Markedly, foresight was an intrinsic aspect of the N4S three strategic research themes which create together a real-time business system. Especially, the Deep Customer Insight theme aimed to create advanced capabilities for continuous environment scanning and recognizing new and changing customer/user behaviors and needs. The Mercury Business theme then intended to flexibly and continuously prospect new businesses following the customer insights. The Real-Time Value Delivery theme targeted to bring up high-performing product and service creation capabilities (both technical and organizational) so that the business opportunities can be sized in a continuous yet sustainable fashion. Foresight was explicitly one of the focus areas for the Mercury Business (c.f., Fig. 2, part 3), and one of the program outputs was a basic guidebook (“cookbook”) for practical foresight activities (c.f., Fig. 4). However, of all the SRIA focus areas the Foresight contained the smallest number of Gold Nuggets in the Treasure Chest (7).

In principle, all the over 100 Gold Nuggets in the N4S Treasure Chest can be considered as weak signals in the same manner as for instance the 100 opportunities identified and evaluated in the Radical Technology Inquirer for anticipation of technological breakthroughs [28]. The Gold Nuggets were—at the time of their discovery and packaging (2017)—considered preferable and prospective for new needs and opportunities. Consequently, they can nowadays (at the time of this writing after 5 years in 2022) be re-evaluated with respect to seeing them as weak signals. Some of them may have remained such, but some may have become current realities and even mainstream. Furthermore, some may include still open research problems and questions serving as inputs for future research agendas. Thus, for example the Gold Nugget illustrated in Table 3 can be evaluated with respect to its (customer satisfaction/experience management) relevance and importance in contemporary and future business environments. It is reasonable to judge now that it has not been outdated—on the contrary, perhaps being even more important today in increasingly customer-centric business models.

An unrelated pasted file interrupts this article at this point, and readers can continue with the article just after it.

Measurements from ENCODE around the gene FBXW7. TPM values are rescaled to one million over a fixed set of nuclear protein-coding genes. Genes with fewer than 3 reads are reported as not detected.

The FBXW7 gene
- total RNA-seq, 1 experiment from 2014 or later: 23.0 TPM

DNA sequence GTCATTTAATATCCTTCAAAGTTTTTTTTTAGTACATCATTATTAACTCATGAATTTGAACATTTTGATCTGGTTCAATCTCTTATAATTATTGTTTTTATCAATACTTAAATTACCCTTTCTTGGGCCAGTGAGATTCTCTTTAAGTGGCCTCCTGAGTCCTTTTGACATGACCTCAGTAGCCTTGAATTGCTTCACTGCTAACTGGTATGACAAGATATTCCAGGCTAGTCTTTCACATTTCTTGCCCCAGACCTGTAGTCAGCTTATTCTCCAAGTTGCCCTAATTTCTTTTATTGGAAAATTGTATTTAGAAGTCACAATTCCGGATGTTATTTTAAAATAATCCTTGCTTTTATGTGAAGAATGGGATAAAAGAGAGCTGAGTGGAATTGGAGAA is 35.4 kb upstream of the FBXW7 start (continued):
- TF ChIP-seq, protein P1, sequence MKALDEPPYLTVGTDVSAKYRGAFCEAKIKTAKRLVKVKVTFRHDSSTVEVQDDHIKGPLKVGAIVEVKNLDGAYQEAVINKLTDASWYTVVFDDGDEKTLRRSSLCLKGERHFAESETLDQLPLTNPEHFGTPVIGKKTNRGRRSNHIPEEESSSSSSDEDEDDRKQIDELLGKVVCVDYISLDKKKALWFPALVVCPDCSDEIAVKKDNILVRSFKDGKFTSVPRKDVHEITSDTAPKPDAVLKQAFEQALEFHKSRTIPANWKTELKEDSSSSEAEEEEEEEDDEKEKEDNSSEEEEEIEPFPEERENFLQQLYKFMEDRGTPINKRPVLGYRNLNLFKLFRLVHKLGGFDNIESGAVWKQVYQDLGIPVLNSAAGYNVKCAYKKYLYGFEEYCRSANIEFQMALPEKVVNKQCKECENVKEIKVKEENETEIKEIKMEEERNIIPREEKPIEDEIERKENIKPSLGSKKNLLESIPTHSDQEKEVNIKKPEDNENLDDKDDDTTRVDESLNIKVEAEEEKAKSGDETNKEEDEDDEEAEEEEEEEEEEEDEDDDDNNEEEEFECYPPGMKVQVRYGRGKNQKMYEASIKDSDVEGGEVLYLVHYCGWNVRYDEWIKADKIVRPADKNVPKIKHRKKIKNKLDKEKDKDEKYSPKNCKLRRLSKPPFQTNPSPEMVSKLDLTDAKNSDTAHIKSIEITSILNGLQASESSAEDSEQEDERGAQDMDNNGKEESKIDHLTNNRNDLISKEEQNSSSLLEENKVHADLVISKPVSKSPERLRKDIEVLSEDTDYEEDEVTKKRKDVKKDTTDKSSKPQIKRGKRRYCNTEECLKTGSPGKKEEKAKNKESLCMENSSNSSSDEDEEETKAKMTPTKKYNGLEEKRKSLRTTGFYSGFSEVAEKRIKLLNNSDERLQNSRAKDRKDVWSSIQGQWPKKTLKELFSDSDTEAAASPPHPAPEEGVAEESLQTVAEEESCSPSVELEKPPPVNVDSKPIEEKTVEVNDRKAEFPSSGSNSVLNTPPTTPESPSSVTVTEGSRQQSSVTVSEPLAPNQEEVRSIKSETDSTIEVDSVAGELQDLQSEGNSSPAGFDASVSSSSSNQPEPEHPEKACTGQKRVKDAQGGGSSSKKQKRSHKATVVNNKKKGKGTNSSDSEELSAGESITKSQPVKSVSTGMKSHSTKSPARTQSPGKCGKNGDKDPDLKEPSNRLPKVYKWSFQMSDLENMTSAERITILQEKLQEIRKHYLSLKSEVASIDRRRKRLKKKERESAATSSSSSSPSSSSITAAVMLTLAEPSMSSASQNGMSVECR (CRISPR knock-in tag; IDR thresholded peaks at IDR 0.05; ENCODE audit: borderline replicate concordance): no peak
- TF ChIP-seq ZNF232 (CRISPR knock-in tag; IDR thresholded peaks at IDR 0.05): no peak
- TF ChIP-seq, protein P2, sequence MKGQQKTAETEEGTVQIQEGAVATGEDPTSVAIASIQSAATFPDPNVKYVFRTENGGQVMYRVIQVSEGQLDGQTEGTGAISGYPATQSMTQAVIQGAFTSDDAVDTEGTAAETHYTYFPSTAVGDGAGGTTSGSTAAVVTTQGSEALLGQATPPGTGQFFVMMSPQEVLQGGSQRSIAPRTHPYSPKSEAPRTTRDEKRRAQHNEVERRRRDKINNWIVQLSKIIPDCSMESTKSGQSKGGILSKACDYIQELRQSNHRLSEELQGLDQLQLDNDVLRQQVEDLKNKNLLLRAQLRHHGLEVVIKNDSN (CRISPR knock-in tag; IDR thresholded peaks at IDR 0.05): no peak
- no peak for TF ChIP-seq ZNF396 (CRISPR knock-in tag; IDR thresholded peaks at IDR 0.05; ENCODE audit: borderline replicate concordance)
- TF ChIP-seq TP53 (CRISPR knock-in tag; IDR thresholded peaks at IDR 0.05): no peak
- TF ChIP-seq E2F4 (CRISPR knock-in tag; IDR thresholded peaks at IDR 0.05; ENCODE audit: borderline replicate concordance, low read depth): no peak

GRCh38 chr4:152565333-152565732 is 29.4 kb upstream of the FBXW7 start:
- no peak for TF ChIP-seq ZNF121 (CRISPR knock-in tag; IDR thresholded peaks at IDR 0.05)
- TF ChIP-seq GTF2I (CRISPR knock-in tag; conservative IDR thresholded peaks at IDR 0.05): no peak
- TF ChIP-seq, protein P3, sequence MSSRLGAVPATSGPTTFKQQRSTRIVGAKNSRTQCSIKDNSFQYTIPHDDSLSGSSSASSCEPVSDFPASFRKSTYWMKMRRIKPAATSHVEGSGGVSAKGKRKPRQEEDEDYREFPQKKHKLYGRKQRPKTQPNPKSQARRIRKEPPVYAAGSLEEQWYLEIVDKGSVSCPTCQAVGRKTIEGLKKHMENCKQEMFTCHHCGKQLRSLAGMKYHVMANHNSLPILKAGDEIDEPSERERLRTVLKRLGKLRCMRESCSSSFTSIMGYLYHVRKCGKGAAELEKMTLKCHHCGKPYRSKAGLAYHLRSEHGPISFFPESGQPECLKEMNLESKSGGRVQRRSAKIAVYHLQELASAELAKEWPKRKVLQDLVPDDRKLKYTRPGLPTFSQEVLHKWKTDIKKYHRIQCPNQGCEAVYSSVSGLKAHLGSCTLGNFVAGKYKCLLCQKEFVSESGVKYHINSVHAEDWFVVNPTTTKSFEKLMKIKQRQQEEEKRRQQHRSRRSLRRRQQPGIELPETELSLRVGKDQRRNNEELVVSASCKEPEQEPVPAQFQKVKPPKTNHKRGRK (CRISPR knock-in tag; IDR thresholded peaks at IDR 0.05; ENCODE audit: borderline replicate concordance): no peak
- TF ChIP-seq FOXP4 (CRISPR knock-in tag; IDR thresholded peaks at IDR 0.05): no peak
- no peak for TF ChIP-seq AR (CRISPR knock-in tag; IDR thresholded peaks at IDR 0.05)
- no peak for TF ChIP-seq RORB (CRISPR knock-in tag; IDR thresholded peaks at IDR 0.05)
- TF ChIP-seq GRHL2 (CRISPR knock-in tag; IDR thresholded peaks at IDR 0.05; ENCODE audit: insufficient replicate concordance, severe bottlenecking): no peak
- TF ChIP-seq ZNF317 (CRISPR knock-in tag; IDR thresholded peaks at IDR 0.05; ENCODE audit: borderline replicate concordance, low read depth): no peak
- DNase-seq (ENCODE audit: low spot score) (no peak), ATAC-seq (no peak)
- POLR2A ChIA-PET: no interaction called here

Considering learning, the narratives included in the Treasure Chest (part 4 in Fig. 2) can be seen as learning reports. For example, the narrative of one industrial partner illustrated the company development path towards real-time business and way of working started already well before the N4S program. That is, the N4S program activities and developments were reflected in the larger context and longer-term time scale. The narrative then shows applications of different N4S research areas at the company during the program with the achieved advancements and improvements.